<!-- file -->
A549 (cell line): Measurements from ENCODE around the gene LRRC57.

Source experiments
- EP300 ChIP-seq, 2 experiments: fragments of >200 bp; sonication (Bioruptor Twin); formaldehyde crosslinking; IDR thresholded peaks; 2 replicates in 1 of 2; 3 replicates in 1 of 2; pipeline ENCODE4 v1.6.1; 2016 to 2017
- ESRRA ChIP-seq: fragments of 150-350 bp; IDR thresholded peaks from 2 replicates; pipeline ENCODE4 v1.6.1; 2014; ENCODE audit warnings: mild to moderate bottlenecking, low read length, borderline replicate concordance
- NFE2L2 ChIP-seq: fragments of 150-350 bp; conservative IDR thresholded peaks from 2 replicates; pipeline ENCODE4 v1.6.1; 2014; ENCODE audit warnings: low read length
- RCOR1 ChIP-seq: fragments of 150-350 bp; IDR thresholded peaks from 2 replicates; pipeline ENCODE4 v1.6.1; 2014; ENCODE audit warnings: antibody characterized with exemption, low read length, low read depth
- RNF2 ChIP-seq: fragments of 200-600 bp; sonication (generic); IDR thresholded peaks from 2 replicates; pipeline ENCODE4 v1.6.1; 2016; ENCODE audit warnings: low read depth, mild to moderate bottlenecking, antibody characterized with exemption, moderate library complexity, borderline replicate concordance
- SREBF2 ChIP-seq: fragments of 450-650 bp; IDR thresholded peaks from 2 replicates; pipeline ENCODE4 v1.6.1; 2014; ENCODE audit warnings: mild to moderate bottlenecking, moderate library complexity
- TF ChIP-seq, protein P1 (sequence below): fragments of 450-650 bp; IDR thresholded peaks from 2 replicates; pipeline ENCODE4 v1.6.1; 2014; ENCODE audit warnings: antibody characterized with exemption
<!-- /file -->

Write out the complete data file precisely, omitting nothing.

A549 (cell line): Measurements from ENCODE around the gene LRRC57.

Source experiments
- EP300 ChIP-seq, 2 experiments: fragments of >200 bp; sonication (Bioruptor Twin); formaldehyde crosslinking; IDR thresholded peaks; 2 replicates in 1 of 2; 3 replicates in 1 of 2; pipeline ENCODE4 v1.6.1; 2016 to 2017
- ESRRA ChIP-seq: fragments of 150-350 bp; IDR thresholded peaks from 2 replicates; pipeline ENCODE4 v1.6.1; 2014; ENCODE audit warnings: mild to moderate bottlenecking, low read length, borderline replicate concordance
- NFE2L2 ChIP-seq: fragments of 150-350 bp; conservative IDR thresholded peaks from 2 replicates; pipeline ENCODE4 v1.6.1; 2014; ENCODE audit warnings: low read length
- RCOR1 ChIP-seq: fragments of 150-350 bp; IDR thresholded peaks from 2 replicates; pipeline ENCODE4 v1.6.1; 2014; ENCODE audit warnings: antibody characterized with exemption, low read length, low read depth
- RNF2 ChIP-seq: fragments of 200-600 bp; sonication (generic); IDR thresholded peaks from 2 replicates; pipeline ENCODE4 v1.6.1; 2016; ENCODE audit warnings: low read depth, mild to moderate bottlenecking, antibody characterized with exemption, moderate library complexity, borderline replicate concordance
- SREBF2 ChIP-seq: fragments of 450-650 bp; IDR thresholded peaks from 2 replicates; pipeline ENCODE4 v1.6.1; 2014; ENCODE audit warnings: mild to moderate bottlenecking, moderate library complexity
- TF ChIP-seq, protein P1 (sequence below): fragments of 450-650 bp; IDR thresholded peaks from 2 replicates; pipeline ENCODE4 v1.6.1; 2014; ENCODE audit warnings: antibody characterized with exemption